After two weeks of testimony, a medical malpractice jury in Arkansas awarded $46.5 million to a toddler whose family alleged that her doctors’ negligence resulted in catastrophic and irreversible brain damage. The family alleged that the doctors failed to properly manage and treat the newborn baby’s jaundice following birth which led to the development of kernicterus in the child’s brain. Kernicterus is a rare brain damage that occurs in a newborn experiencing severe jaundice. It can be prevented by treating jaundice early.
Jaundice is a yellow discoloration in a newborn baby’s skin and eyes. The condition results from an excess amount of bilirubin, a yellow-colored pigment of red blood cells, in the blood. A high bilirubin level associated with severe infant jaundice or inadequately treated jaundice can result in brain damage, as it did in this case. According to the family’s medical malpractice lawyers, the infant’s initial blood test demonstrated elevated levels of bilirubin, but no follow up blood testing was done and no phototherapy lights to treat the jaundice were administered. The reason, the lawyers say, is because the child’s bilirubin levels, which were tested at 2 hours after birth, were compared against those which are normal for a two-day old child. Death or brain damage caused by the failure to treat high levels of bilirubin in newborns is considered a “never event” in the healthcare industry, meaning it should never happen because it is identifiable, preventable and serious.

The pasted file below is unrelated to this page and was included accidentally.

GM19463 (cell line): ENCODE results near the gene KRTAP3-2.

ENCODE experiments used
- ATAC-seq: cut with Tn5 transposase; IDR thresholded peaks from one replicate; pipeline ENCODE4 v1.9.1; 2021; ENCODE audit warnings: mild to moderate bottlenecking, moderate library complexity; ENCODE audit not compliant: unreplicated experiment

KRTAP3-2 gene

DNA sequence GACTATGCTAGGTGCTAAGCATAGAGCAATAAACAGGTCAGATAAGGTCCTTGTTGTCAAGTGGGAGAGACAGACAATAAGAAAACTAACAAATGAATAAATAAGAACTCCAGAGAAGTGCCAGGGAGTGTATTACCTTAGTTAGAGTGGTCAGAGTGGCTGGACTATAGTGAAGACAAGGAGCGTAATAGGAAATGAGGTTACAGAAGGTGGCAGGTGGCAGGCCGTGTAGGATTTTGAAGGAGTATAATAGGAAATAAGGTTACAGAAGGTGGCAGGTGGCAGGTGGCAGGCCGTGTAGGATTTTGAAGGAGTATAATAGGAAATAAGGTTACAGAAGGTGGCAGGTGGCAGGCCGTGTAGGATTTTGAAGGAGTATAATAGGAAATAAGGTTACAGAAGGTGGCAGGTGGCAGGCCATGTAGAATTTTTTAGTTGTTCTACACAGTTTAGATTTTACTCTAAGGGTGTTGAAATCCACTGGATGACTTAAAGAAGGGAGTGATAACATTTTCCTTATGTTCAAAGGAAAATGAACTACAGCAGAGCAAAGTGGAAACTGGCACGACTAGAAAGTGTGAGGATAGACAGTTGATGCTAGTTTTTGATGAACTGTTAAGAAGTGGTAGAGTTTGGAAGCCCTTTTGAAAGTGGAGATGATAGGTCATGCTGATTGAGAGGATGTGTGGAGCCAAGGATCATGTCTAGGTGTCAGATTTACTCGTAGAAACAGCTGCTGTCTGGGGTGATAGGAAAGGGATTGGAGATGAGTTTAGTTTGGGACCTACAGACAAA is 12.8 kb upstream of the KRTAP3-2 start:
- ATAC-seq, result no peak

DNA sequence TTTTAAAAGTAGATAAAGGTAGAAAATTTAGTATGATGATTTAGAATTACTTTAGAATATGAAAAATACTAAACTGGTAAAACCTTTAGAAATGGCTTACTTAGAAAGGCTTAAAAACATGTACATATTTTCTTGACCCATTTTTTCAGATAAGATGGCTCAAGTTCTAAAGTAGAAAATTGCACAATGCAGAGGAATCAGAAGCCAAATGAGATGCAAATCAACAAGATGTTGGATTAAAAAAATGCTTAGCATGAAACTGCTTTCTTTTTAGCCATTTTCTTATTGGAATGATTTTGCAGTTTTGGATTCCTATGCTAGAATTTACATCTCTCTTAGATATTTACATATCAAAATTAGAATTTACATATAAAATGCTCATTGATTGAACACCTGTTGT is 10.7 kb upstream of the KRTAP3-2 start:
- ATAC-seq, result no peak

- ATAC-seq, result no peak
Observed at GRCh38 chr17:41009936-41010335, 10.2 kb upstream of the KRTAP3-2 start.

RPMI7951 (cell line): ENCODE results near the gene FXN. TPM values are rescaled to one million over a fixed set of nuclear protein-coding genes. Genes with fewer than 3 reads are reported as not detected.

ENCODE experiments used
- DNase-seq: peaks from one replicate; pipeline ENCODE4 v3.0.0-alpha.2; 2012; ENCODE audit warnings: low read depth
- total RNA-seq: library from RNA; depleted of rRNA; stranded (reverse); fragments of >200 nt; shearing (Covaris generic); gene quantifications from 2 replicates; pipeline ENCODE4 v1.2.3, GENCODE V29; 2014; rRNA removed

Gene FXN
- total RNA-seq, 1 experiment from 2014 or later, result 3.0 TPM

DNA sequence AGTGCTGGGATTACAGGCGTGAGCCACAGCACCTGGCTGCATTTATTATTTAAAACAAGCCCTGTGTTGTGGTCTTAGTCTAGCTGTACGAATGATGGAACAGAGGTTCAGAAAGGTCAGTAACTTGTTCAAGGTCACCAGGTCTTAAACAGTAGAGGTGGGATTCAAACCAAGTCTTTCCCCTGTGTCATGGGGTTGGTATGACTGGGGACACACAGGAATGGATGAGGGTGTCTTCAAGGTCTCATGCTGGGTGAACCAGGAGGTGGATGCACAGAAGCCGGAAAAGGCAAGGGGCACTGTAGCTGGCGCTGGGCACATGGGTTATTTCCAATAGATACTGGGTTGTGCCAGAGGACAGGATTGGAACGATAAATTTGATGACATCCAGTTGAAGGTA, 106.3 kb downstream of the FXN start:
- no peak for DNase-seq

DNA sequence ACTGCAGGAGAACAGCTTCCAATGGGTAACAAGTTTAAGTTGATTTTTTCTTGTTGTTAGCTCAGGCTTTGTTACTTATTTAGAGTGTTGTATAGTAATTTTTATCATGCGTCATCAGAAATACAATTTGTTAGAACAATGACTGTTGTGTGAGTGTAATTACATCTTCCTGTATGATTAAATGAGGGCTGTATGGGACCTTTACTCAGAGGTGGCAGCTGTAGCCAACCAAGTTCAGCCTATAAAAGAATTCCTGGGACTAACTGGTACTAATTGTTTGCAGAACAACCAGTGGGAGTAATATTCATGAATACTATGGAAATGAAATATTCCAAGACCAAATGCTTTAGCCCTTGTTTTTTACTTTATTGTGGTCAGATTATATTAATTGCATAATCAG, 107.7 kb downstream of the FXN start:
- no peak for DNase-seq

As a result of the brain damage suffered by the child, she is “locked into a body that won’t work” as she will not be able to walk, talk, feed herself, or care for herself independently, though she has normal cognitive function.